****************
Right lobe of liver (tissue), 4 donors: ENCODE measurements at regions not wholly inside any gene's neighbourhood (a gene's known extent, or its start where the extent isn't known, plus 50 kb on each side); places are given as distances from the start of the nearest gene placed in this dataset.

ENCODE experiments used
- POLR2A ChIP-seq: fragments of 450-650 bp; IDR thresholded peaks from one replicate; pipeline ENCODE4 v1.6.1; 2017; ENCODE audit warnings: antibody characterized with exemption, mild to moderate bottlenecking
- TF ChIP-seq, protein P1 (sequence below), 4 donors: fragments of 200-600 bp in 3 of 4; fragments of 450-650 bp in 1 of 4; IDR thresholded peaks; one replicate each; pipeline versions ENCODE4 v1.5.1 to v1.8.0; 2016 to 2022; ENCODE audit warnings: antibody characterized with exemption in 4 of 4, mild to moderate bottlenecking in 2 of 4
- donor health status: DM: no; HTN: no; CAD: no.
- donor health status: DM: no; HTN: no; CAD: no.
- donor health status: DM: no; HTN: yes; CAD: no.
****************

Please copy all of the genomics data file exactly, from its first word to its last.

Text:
Right lobe of liver (tissue), 4 donors: ENCODE measurements at regions not wholly inside any gene's neighbourhood (a gene's known extent, or its start where the extent isn't known, plus 50 kb on each side); places are given as distances from the start of the nearest gene placed in this dataset.

ENCODE experiments used
- POLR2A ChIP-seq: fragments of 450-650 bp; IDR thresholded peaks from one replicate; pipeline ENCODE4 v1.6.1; 2017; ENCODE audit warnings: antibody characterized with exemption, mild to moderate bottlenecking
- TF ChIP-seq, protein P1 (sequence below), 4 donors: fragments of 200-600 bp in 3 of 4; fragments of 450-650 bp in 1 of 4; IDR thresholded peaks; one replicate each; pipeline versions ENCODE4 v1.5.1 to v1.8.0; 2016 to 2022; ENCODE audit warnings: antibody characterized with exemption in 4 of 4, mild to moderate bottlenecking in 2 of 4
- donor health status: DM: no; HTN: no; CAD: no.
- donor health status: DM: no; HTN: no; CAD: no.
- donor health status: DM: no; HTN: yes; CAD: no.